Assume we’ll be seeing a lot of those hats this week.
ith the president’s domestic agenda derailed by Russian intrigues, family scandals, and legislative gridlock, the Trump administration has rolled out a series of so-called “theme weeks” to highlight purported achievements—or attempted achievements, anyway—in order to shift the national spotlight. The effort has, for the most part, been a failure: “Infrastructure Week” was overshadowed by the Senate testimony of James Comey; “Workforce Development Week,” which was touted by Ivanka Trump, was undercut by her father’s budget; and “Technology Week,” a Jared Kushner pet project, did little to distract from reports that the president had just come under investigation for obstruction of justice.
While Trump himself has demonstrated only anemic commitment to this campaign, the public relations effort continues this week with “Made in America” week, perhaps the most ill-advised and poorly timed of any of the White House’s branded weeks thus far. Companies from all 50 states have been invited to the White House to show off their American-made products and Trump is expected to encourage more companies to manufacture their products state-side, Bloomberg reports. Trump also has plans to head to Virginia for the commissioning of the U.S.S. Gerald Ford Aircraft carrier. “For too long our government has forgotten the American worker,” White House spokeswoman Helen Aguirre Ferré told reporters in a call on Sunday. Those workers, she said, will now be “championed” by Trump.
It’s all a bit jarring, given that both the Trump Organization and Ivanka’s fashion brand have a pretty poor track record of making their products in America:
For years, the Trump Organization has outsourced much of its product manufacturing, relying on a global network of factories in a dozen countries—including Bangladesh, China and Mexico—to make its clothing, home decor pieces and other items.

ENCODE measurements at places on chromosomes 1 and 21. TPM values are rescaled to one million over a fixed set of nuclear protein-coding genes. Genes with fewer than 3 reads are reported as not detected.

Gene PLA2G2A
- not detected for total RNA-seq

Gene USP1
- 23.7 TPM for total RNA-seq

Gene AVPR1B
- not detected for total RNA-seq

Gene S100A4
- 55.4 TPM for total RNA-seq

Similarly, the clothing line of Ivanka Trump, the president’s older daughter and a senior White House adviser, relies exclusively on foreign factories employing low-wage workers in countries such as Bangladesh, Indonesia and China, according to a recent Washington Post investigation.
When asked if the president and his daughter would use this week as an opportunity to announce that they’re committed to producing more of their wares in the U.S., Ferré told a reporter Sunday, “We’ll get back to you on that.”
The rah-rah nationalist focus is also somewhat at odds with the latest Trumpworld defense of Donald Trump Jr.’s now-infamous Russian rendezvous during the 2016 campaign, in which he sought to get dirt on Hillary Clinton as part of an explicit Russian government plot to help his father win election. This, the president’s surrogates have assured us, was not illegal. Further, they have said, anyone would have taken such a meeting. What could be more American than huddling with a Kremlin-connected Russian lawyer and an alleged ex-Russian military intelligence to receive damaging information about a political opponent, after being informed of a clandestine campaign by a foreign adversary to influence the presidential race?
Nevertheless, the Trump administration is soldiering on, putting on a good face for the cameras even as its own aides and staffers concede that “Made in America Week” is mostly a joke. “Senior White House officials privately ridicule these branded weeks, which have been consistently swamped by the health-care debate and rolling crises,” writes Axios’s Jonathan Swan. This week’s theme might be the most laughable yet.[“Source-vanityfair”]